If all goes as planned, sometime today a journalism student in Tilburg, Netherlands will walk into the offices of de Volkskrant, a large Dutch newspaper, and deliver a pie to a reporter. This is not the result of a journalist-on-journalist crush, nor is it a bribe aimed at landing a job. It’s an apology pie, and it’s part of a remarkable program being run by the Tilburg School of Journalism.
Starting last fall, the school, part of Fontys University of Applied Sciences, has recruited fourth-year journalism students to participate in three-week long fact checking programs. Each morning, the students gather in a room to review the day’s news and identify stories that seem questionable. Then they go to work, hitting the phones and other sources to pull suspicious stories apart and see if they hold up to scrutiny. As of today, roughly 80 percent of the stories checked have contained some form of factual mistake, according to instructor and Dutch journalist Theo Dersjant. Their findings are published on a blog. Now, the people behind this program are hoping other journalism programs around the world will use the model to teach students about the importance of accuracy, and help keep local media in check.
This is a surprising outcome given that Dersjant admits he wasn’t fond of the idea when it was first proposed by Monique Hamers, a professor who teaches mass communication. (Dutch journalist Carl Mureau also helps run the checking program.)
“There’s a discussion going on in journalism and in media in general about the feeling that journalists are making more and more mistakes, and that we don’t have as much time as we used to have to do the work,” he told me yesterday by phone. “My first reaction to the idea was ‘let’s not do that’ because fact checking as a profession is slowly disappearing from our environment. Journalism organizations are cutting down on staff and some of the first employees to leave the building are fact checkers.” (I addressed a similar issue in last week’s column.)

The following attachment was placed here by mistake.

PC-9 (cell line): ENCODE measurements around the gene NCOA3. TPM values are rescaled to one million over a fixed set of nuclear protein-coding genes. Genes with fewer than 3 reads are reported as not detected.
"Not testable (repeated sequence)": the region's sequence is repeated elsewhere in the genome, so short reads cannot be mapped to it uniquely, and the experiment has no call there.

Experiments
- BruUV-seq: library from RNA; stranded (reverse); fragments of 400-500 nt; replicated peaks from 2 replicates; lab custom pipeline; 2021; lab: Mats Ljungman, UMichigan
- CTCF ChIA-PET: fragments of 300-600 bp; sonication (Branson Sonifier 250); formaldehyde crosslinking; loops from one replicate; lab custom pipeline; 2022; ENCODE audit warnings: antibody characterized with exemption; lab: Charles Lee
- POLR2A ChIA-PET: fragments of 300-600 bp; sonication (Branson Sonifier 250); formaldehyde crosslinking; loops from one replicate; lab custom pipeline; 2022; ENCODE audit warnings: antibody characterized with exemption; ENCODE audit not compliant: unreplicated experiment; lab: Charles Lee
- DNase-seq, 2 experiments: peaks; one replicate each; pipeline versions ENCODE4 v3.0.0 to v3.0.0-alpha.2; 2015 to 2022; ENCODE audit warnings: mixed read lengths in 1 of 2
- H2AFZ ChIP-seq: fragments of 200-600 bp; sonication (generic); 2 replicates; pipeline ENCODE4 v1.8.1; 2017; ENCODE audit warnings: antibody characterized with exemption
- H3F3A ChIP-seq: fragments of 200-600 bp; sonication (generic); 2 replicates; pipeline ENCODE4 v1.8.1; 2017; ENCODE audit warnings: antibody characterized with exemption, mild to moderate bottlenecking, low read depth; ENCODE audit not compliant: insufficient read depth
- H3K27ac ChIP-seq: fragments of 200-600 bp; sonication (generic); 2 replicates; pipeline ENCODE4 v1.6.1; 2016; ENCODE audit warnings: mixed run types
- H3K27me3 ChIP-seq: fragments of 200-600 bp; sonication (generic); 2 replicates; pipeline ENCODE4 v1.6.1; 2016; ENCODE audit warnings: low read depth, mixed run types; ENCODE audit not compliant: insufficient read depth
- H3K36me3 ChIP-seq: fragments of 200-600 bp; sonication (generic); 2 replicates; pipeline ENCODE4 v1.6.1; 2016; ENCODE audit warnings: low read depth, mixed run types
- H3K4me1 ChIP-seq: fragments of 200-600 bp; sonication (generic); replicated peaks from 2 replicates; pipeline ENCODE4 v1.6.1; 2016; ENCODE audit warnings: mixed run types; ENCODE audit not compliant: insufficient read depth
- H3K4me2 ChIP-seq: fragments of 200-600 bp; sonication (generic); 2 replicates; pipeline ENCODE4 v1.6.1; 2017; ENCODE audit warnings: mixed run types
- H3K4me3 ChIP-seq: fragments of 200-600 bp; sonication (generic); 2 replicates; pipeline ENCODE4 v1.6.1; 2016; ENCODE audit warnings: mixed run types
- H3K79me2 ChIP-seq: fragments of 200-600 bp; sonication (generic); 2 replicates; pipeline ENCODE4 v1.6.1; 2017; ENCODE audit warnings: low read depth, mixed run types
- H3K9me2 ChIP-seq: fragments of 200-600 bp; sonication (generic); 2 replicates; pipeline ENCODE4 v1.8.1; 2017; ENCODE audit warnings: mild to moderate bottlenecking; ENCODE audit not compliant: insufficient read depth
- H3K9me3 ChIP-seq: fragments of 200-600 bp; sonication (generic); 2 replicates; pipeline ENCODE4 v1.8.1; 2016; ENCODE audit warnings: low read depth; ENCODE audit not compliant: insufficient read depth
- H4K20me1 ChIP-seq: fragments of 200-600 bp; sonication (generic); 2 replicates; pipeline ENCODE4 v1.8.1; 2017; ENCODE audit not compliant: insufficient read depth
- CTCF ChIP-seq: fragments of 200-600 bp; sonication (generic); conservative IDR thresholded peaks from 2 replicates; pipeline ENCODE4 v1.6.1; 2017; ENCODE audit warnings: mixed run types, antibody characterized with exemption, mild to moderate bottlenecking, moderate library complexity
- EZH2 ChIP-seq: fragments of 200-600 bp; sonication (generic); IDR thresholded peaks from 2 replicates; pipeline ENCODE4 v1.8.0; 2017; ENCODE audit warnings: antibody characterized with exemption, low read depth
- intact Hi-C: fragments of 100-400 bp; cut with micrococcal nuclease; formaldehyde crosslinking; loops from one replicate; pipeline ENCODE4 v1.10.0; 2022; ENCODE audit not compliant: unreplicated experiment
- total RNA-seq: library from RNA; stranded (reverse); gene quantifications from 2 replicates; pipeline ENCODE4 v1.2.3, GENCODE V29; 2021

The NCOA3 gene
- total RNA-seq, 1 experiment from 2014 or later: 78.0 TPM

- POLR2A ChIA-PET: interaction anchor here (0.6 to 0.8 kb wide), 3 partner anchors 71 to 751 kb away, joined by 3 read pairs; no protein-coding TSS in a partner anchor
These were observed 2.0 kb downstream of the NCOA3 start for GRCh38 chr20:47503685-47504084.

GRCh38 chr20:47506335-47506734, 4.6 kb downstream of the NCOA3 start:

Once the program was up and running, Dersjant said he and the other two instructors “fell off our chairs in astonishment that there was so much wrong information in media.”
Now the fact checking program is enough of a success that the school has made it a mandatory class for every journalism student in their final year of study. As for the journalists being put in the crosshairs, Dersjant said some have been very receptive to students calling up to point out mistakes, while others have been less than enthused.
“One golden rule we have as fact checkers is that we never publish a fact checking mission unless we have talked to the journalist [responsible for the original report],” Dersjant said. “At first, the journalists said what we are doing is a good idea. But soon the free newspapers and a press agency started getting a bit bored with us because we called them each and every week with more stories that are inaccurate. A lot of media cooperate with us, but one free paper said they will not talk to us anymore because they don’t think they have any obligation to us, only to their readers.”
Which I guess means they don’t have an obligation to provide correct information to readers…
The national Dutch news agency, ANP, received so many phone calls from the students that it eventually changed the way it reports on public opinion polls and research commissioned by companies. As in North America, Dersjant said companies constantly issue releases trumpeting findings from polls and studies in order to get their brand name in the news. The students did such a good job of revealing the bogus data behind these “news” items that ANP has stopped churning out this type of story.
“Our national press agency always published this research, and we showed them that it was nonsense,” Dersjant said.
Now ANP has asked if a group of student checkers can spend one week checking all of its articles in order to get a handle on the frequency and nature of its errors. “We will do the same thing for a regional newspaper,” Dersjant said.